what we see is that a mix of trust building, reaching out, solving real economic problems that real people encounter -- not wasting your political capital by unnecessarily offending public sensibilities, but reserving your political capital for the bigger occasions where you really do need people to trust you and follow your leadership. roosevelt was able to bring a united country into and through the second world war. his successor, harry truman, faced a different set of
problems. after world war ii and after world war i, americans wanted nothing but to demobilize and come home. over 90% of the u.s. military machine built up in world war ii was almost immediately demobilized, deconstructed after the war. roosevelt, with his understanding of jacksonian america, one of the reasons he was so forthcoming was his conviction that he would not the able to keep american troops in europe for more than a year after the war because of the lack of interest in the american people in an indefinite military presence in europe. he knew in a sense, he had fewer cards in his hand been some later historians thought he did. it shows a president who accepts the policy preferences of jacksonian america as real
facts, which must be treated with the respect that all facts deserve. truman, by 1947, has to deal with a new set of issues. that is the soviet union beginning to challenge. in the winter of 1947, in six weeks, the british give up trying to maintain a global empire. you have this terrible freeze in the winter of 1947. the cold freezes in the pits. the trains cannot run, the harbors freeze, the crops are destroyed. something like 20% of the animals are killed. rationing is lower than during wartime. factories have to close because there is no power.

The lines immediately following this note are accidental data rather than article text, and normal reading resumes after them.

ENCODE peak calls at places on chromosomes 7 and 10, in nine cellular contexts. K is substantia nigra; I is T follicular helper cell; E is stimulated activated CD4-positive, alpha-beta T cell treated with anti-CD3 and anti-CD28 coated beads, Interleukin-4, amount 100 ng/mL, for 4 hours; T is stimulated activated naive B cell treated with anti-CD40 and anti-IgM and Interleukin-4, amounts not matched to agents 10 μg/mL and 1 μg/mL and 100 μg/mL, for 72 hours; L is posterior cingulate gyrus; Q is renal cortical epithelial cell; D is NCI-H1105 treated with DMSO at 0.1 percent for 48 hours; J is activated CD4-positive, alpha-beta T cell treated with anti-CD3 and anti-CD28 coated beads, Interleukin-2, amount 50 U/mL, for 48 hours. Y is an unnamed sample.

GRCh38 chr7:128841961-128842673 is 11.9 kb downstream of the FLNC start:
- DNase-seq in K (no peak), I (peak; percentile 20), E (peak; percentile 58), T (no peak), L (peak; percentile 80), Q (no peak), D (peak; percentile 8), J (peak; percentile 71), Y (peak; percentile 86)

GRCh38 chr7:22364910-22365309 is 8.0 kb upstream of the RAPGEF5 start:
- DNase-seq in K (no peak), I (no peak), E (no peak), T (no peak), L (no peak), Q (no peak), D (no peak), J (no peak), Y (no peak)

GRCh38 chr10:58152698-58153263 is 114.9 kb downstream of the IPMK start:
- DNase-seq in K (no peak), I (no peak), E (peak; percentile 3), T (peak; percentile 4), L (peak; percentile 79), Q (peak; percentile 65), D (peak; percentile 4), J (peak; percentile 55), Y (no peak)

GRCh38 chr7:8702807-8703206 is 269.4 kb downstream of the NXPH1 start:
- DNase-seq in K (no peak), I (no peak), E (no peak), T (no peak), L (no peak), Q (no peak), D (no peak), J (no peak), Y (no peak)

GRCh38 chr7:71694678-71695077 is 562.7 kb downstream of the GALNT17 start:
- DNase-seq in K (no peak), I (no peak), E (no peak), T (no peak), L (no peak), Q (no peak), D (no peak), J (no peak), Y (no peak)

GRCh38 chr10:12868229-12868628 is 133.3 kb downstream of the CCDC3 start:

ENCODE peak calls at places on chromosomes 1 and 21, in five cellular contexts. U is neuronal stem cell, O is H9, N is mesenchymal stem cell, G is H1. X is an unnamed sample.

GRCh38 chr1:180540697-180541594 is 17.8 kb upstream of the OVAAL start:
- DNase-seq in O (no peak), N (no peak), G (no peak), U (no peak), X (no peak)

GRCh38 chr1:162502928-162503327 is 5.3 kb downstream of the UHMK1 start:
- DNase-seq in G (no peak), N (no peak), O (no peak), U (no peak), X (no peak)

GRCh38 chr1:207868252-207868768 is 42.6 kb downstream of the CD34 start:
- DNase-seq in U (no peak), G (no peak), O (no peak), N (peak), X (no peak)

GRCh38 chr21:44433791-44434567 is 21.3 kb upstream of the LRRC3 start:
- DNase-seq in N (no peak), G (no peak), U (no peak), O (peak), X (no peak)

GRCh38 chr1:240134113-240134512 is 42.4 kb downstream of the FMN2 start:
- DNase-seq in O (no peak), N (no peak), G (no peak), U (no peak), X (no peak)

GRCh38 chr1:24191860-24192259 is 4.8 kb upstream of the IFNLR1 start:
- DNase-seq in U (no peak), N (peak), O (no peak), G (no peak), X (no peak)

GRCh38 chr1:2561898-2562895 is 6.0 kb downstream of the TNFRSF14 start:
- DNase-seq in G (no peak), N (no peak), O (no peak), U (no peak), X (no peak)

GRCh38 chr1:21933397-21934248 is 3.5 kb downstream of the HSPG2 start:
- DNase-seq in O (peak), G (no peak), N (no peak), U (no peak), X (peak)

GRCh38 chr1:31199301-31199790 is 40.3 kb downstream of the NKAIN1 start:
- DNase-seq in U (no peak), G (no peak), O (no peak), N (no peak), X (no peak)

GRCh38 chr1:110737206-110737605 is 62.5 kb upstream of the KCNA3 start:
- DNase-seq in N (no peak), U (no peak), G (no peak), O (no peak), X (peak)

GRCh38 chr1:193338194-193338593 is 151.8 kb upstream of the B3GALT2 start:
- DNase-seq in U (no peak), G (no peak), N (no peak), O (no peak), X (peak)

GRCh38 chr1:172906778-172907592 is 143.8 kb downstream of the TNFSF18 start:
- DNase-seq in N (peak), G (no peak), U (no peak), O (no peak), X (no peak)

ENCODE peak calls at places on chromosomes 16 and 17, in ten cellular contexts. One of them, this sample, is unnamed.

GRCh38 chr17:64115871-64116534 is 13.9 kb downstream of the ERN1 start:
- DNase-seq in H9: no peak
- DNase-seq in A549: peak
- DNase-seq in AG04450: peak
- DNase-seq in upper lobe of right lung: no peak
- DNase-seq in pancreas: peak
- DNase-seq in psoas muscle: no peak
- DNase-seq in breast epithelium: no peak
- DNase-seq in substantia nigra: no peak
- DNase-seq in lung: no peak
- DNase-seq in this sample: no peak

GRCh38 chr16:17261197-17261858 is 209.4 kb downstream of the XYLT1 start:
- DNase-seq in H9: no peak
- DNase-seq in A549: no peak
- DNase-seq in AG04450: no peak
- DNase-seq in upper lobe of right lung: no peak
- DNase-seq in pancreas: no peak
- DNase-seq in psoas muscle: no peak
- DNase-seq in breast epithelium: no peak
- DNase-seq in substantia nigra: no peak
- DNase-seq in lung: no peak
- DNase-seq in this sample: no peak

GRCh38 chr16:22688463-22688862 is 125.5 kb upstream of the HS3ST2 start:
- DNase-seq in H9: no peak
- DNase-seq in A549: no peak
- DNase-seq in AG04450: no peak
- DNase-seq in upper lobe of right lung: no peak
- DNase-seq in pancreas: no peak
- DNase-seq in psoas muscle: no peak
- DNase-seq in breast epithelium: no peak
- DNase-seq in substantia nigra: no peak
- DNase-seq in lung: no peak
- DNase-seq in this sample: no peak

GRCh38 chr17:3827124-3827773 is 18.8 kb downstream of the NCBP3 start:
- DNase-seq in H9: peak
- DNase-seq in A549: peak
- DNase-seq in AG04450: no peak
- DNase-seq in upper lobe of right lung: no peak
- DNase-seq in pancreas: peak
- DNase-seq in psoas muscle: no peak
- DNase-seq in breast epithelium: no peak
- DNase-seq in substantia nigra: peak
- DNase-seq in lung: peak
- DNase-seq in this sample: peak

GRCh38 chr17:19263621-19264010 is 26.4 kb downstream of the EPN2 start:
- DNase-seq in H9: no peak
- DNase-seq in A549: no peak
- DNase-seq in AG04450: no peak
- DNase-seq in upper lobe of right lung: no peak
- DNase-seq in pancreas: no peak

the british labour cabinet had been trying to maintain expenditures to help the greek government defeat the communists and that civil war and support turkey against the soviet union, iran against the soviet union because the british were hoping they could use the oil in the middle east as a way to prop up the sterling zone and a potential research into british power. with the devastation at home in 1947, they give up and announced they are getting out of india deal or no deal on a date certain. they are getting out of greece and turkey and thrown the palestine problem back to the united nations. a complete throwing in the towel. truman has to get american support for a very different
kind of world. if stalin, with britain out of the scene, if he is going to be stopped in the middle east or in western europe, the americans have to come in. he is hearing from his generals and economist and diplomats but the european situation is far worse than thought. european economies are not recovering after the war. the cold winter in britain is affecting them, but in general they are losing ground and you are beginning to see france, germany, italy melting in ways that might lead to communist takeovers in these countries. truman has to get the country to act. he has republican majority in congress that are hostile and
hungry because the democrats have been running politics for 20 years. he has public dislike of troops and foreign aid, things jacksonians are not interested in. famous meetings with truman, atchison and his staff. senator vandenberg and others are meeting to try to make the case. a state official talks about the importance of european recovery and strategic stuff. it is not moving the republicans. after sendups in with a statement about the communists are coming and the communist danger will wreck everything. basically, what truman hears from the republicans in congress is if you can sell that message, we will support you. we will not support you on an elaborate, diplomatic, complex thing. if you can scare the hell out of the american people, you can get what you need. the truman administration does.